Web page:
Agent Jirius: Rates Are Getting Worse (No, For Real)

Rates Are Getting Worse (No, For Real)

I agree with most of what is being said below, but it is much more complicated as well.  Fannie and Freddie are making tons of money and will soon make even more with the new changes.  The funny thing is, because they are under conservativeship of the Feds, they are not getting any of the money.  The government needs to let them lose but insist they are not so profitable so consumers can save money when they do a loan.

Rates Are Getting Worse (warning, this is a rant, albeit an informational one, I hope)


     Back in April Fannie Mae & Freddie Mac, the nation's 2 mortgage giants, announced that changes would be forthcoming to LLPA (loan level pricing adjustment) charges, better known as "risk based pricing", and those "changes" aka "things getting more expensive", are finally here.  When risk based pricing came into existence, it made quite a bit of sense - investors should receive a higher return for riskier investments, right?


Mortgage Rates Rising

     For example, prior to risk based pricing on conventional loans, a borrower with a 620 FICO and a 5% down payment was getting similar rates and pricing to a borrower with a 720 FICO and a 25% down payment.  Risk based pricing changed all that with Fannie & Freddie applying pricing adjustments, or LLPAs incrementally to each new risk "basket" that they came up with - most of these baskets were on a sliding scale based on FICO scores and LTV's.  With this action, low FICO/low down payment mortgages were still offered, but at significantly higher rates than high FICO/high down payment loans.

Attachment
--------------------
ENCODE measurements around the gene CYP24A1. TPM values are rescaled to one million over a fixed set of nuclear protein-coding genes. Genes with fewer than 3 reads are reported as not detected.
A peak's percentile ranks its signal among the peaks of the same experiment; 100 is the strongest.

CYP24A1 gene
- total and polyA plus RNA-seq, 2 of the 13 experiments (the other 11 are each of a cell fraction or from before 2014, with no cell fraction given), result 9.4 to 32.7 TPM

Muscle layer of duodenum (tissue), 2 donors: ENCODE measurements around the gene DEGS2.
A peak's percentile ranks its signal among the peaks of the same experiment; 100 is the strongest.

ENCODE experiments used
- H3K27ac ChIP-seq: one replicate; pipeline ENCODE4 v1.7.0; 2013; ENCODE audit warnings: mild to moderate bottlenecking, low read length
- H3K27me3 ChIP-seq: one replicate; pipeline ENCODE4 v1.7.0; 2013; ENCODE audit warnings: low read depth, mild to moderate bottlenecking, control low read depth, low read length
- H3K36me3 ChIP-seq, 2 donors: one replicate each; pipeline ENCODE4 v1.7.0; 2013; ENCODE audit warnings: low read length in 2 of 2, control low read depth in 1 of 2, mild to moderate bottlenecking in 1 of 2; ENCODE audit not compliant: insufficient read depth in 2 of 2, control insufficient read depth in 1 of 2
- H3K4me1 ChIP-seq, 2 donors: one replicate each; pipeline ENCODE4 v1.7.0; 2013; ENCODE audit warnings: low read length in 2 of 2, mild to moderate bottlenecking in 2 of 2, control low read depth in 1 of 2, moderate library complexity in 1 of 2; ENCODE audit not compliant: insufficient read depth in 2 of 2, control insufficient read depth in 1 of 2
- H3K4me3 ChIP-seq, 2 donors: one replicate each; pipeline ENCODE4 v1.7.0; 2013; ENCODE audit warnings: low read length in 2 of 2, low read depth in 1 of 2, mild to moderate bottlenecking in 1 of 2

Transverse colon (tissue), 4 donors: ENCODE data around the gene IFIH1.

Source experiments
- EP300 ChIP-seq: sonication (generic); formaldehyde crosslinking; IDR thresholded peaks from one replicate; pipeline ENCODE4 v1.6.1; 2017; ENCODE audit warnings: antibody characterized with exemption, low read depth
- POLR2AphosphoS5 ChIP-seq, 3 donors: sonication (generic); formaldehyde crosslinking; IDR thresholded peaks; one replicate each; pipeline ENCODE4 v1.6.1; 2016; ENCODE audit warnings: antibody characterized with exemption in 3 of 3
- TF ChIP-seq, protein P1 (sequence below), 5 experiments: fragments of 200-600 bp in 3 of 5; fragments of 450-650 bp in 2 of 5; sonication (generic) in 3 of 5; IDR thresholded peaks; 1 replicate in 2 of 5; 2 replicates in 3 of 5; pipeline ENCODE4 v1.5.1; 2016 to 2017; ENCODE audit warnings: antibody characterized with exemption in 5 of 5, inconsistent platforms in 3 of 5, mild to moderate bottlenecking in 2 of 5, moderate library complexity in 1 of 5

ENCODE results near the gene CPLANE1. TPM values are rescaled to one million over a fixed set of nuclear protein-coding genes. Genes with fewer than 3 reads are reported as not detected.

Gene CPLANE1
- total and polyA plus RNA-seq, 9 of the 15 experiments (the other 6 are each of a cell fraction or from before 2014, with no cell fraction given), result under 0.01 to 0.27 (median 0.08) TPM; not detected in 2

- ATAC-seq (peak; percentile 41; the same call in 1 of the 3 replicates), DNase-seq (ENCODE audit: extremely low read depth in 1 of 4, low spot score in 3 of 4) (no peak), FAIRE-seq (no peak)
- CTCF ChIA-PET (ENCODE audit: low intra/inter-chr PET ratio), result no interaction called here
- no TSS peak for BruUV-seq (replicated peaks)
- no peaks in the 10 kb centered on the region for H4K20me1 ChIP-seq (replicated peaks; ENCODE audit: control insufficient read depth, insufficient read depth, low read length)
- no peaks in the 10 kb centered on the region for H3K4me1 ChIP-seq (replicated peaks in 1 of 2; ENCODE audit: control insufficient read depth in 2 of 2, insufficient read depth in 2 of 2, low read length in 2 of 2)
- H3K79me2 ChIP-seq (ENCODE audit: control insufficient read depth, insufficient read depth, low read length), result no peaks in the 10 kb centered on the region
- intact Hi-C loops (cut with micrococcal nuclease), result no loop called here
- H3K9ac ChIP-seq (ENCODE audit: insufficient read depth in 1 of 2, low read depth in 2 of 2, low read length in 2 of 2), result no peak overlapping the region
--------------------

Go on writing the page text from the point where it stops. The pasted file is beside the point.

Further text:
Makes sense, right?



     Well now Fannie & Freddie are piling on with increased adjustments across the board.  Low FICO, high FICO, low down payment, a little more down, it doesn't matter, everyone's getting screwed.  Except of course Fannie, Freddie, and the US Treasury, who combined are pulling in billions.  That's BILLIONS, with a "B".



     Let's take a closer look at this and break things down.  How does the mortgage industry make billions?  Well, first off, there has to be volume.  There has to be a pretty wide profit margin.  There also has to be negligible loss.  With current underwriting standards and loan packaging processes, risk on conventional mortgage loans is lower than it's been in well over a decade, yet the product continues to get more & more expensive, always in the name of "risk".  Over the years we've had "G Fee" costs created out of thin air by Freddie & Fannie.  These costs were passed on to the consumer in interest rates.  LLPA costs are also passed onto the consumer through interest rates.  It's safe to say rates are at least .5% higher than they should be (that is, .5% higher than they would be if they weren't stuffed with LLPA costs and G fees).